Jackass star Ryan Dunn was killed when he crashed his Porsche 911 GT3 early Monday morning. A few hours before the 3 a.m. accident, Dunn had posted a photo on Twitter in which he is seen drinking with friends. Hours later, movie critic Roger Ebert tweeted: “Friends don’t let jackasses drink and drive.” By Tuesday, Ebert apologized on his blog, “I was probably too quick to tweet. That was unseemly.”
Unseemly?? Now that’s an understatement.
In the meantime, the tweet prompted an outpouring of criticism against Ebert on Facebook and Twitter, so much of it profane that Facebook removed Ebert’s page.
Ebert might have felt marginally contrite about his insensitive tweet, but certainly not about Facebook cutting his ties with his followers. “Facebook! My page is harmless and an asset to you,” he wrote. “Why did you remove it in response to anonymous jerks? Makes you look bad.”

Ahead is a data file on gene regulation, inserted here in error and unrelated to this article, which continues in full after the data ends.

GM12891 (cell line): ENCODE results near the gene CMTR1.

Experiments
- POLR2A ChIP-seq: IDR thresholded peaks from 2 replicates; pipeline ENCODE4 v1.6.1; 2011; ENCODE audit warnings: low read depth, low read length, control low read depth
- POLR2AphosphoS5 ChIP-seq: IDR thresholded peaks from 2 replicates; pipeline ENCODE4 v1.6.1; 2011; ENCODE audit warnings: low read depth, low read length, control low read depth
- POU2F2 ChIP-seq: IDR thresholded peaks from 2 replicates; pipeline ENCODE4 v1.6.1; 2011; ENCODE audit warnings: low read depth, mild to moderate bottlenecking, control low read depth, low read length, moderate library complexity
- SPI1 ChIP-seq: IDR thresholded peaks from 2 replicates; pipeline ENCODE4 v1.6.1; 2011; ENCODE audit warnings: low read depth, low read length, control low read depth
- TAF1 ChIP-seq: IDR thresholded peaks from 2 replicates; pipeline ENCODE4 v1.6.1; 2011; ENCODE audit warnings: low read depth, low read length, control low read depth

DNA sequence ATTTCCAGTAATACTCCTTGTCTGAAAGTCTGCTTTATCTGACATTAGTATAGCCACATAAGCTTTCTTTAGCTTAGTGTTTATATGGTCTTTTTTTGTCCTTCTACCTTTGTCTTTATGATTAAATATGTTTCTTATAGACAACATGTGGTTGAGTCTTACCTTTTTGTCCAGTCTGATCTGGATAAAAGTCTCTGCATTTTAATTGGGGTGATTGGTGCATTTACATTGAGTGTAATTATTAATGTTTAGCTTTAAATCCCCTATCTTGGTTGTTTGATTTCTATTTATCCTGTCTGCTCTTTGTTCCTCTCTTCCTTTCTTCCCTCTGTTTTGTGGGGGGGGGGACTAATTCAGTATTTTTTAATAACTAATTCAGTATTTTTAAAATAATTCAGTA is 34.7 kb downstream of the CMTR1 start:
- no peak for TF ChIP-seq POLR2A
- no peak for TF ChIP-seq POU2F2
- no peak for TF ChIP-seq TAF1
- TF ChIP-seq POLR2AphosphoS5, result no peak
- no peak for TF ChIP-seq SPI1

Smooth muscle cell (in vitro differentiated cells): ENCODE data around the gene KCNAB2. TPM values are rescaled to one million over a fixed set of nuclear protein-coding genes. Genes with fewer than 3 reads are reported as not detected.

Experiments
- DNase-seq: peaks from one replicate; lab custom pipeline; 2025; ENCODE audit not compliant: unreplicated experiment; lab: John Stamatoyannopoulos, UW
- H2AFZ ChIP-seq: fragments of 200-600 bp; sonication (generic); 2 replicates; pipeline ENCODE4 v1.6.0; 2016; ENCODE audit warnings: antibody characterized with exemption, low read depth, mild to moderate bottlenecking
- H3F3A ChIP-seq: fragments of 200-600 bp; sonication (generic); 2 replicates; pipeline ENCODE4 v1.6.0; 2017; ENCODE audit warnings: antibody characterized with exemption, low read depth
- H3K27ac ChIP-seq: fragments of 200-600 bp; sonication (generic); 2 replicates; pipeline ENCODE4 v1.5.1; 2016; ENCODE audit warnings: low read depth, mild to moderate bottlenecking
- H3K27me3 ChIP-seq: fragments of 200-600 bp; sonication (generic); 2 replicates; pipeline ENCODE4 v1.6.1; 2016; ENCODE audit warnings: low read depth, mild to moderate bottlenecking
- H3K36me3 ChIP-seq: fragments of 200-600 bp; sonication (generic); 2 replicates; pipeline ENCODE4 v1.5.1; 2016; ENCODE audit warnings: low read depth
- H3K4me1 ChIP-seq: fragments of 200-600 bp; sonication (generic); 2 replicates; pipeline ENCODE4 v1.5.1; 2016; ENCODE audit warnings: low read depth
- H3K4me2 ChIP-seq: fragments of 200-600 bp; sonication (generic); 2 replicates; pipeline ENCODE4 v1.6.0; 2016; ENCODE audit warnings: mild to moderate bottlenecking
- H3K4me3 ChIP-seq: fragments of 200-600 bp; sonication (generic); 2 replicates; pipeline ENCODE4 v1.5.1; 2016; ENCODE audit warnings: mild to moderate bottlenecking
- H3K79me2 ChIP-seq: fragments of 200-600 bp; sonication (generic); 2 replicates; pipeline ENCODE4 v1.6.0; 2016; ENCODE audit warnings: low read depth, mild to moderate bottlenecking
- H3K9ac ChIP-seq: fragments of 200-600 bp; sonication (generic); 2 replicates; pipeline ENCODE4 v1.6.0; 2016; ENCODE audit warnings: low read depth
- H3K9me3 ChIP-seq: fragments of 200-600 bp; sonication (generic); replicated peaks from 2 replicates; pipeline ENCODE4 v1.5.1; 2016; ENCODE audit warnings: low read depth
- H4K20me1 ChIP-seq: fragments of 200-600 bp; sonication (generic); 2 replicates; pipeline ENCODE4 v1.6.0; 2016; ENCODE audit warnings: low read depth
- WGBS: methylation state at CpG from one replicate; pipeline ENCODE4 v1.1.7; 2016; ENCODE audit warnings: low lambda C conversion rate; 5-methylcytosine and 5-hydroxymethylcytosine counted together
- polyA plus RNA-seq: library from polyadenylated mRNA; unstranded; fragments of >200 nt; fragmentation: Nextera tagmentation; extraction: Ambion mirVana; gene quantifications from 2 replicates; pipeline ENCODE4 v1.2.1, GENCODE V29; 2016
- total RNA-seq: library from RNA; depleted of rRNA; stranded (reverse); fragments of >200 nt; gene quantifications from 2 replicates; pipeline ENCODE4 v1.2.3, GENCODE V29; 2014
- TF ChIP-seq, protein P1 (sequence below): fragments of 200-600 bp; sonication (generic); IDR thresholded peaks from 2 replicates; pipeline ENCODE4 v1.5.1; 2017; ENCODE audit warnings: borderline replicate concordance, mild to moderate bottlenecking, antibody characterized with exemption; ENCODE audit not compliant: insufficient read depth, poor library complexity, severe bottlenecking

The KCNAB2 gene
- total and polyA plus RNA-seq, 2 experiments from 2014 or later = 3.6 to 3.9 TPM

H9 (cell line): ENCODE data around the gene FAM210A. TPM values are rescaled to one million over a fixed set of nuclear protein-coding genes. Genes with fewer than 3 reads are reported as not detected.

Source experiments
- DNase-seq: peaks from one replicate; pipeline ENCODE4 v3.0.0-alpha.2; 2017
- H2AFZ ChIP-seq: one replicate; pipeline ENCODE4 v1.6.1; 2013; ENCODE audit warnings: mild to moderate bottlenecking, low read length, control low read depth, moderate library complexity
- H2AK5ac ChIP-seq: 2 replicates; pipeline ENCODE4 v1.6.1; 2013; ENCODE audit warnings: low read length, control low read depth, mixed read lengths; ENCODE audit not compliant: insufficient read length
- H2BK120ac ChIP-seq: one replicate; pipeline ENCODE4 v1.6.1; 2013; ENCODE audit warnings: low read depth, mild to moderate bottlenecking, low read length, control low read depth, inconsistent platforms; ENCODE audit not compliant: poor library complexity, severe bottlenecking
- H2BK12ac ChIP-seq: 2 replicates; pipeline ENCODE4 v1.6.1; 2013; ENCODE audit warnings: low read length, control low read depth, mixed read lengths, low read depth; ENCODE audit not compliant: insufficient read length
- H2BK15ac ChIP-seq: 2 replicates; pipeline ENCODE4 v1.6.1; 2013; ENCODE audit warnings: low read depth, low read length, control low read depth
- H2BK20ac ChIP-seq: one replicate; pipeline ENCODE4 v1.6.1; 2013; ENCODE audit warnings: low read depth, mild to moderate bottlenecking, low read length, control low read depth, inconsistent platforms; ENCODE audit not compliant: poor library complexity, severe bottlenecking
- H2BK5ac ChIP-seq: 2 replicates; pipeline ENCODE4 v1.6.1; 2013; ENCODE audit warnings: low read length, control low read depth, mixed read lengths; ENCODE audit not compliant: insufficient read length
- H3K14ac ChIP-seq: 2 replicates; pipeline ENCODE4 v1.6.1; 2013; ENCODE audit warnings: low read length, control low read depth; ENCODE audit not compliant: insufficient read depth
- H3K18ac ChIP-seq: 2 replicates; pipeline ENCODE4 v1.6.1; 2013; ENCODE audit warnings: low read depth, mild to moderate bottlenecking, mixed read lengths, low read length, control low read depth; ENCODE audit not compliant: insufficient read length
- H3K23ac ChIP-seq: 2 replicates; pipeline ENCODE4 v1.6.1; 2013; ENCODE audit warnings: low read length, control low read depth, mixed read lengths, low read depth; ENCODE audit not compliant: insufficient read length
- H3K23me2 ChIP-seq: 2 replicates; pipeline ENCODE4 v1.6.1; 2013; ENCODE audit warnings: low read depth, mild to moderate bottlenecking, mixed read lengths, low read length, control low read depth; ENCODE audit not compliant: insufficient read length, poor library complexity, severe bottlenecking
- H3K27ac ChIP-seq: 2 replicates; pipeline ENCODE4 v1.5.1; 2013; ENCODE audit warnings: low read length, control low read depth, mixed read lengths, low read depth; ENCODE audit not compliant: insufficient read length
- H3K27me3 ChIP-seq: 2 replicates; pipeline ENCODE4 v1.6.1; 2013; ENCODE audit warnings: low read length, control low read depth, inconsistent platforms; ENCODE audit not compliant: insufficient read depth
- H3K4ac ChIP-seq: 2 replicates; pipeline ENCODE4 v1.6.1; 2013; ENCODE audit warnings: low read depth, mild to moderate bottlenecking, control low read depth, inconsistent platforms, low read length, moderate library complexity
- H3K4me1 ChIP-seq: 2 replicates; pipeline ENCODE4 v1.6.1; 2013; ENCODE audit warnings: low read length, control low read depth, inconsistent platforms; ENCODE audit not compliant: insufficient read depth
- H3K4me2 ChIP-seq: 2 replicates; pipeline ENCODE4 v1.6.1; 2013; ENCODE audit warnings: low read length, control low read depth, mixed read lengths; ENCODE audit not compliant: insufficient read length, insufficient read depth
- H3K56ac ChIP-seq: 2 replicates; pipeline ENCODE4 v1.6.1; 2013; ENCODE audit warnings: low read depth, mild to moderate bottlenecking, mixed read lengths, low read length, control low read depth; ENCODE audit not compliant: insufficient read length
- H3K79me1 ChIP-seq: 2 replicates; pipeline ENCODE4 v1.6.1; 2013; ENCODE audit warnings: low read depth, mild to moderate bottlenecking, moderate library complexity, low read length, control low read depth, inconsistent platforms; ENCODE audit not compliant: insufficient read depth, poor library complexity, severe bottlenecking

Facebook promptly returned Ebert’s page with a quick statement: “The page was removed in error. We apologize for the inconvenience.”
“He lived up in Malibu on a tiny street and he was texting while driving and he accidentally went over the cliff,” the surgeon’s ex-girlfriend told People Magazine. More specifically, he was tweeting. Below a picture of his dog, he wrote, “Border collie jill (sic) surveying the view from atop the sand dune.”
And don’t even get me started about Anthony Weiner, the married US congressman who lost his seat because he was caught sexting with a Las Vegas blackjack dealer and then lied about it. Without even commenting on the banality of his texts, didn’t he know that the Internet is forever? (Obviously not, the question was rhetorical.)
Has the world gone insane? People are dying to tweet and tweeting about people dying. Politicians are posting public messages that they wouldn’t dare to whisper out loud. And then a whole online keiretsu of statements are released about the tweets and the comments.